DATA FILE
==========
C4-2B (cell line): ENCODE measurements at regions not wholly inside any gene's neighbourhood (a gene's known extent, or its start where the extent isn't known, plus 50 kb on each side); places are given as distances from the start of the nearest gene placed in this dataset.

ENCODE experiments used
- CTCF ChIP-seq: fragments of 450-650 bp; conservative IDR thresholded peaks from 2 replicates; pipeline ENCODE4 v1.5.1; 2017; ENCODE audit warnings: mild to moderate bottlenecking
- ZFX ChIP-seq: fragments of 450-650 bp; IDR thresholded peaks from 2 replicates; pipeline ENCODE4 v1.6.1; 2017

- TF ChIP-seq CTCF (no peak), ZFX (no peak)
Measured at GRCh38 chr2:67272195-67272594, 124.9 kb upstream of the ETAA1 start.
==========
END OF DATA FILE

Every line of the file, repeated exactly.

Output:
C4-2B (cell line): ENCODE measurements at regions not wholly inside any gene's neighbourhood (a gene's known extent, or its start where the extent isn't known, plus 50 kb on each side); places are given as distances from the start of the nearest gene placed in this dataset.

ENCODE experiments used
- CTCF ChIP-seq: fragments of 450-650 bp; conservative IDR thresholded peaks from 2 replicates; pipeline ENCODE4 v1.5.1; 2017; ENCODE audit warnings: mild to moderate bottlenecking
- ZFX ChIP-seq: fragments of 450-650 bp; IDR thresholded peaks from 2 replicates; pipeline ENCODE4 v1.6.1; 2017

- TF ChIP-seq CTCF (no peak), ZFX (no peak)
Measured at GRCh38 chr2:67272195-67272594, 124.9 kb upstream of the ETAA1 start.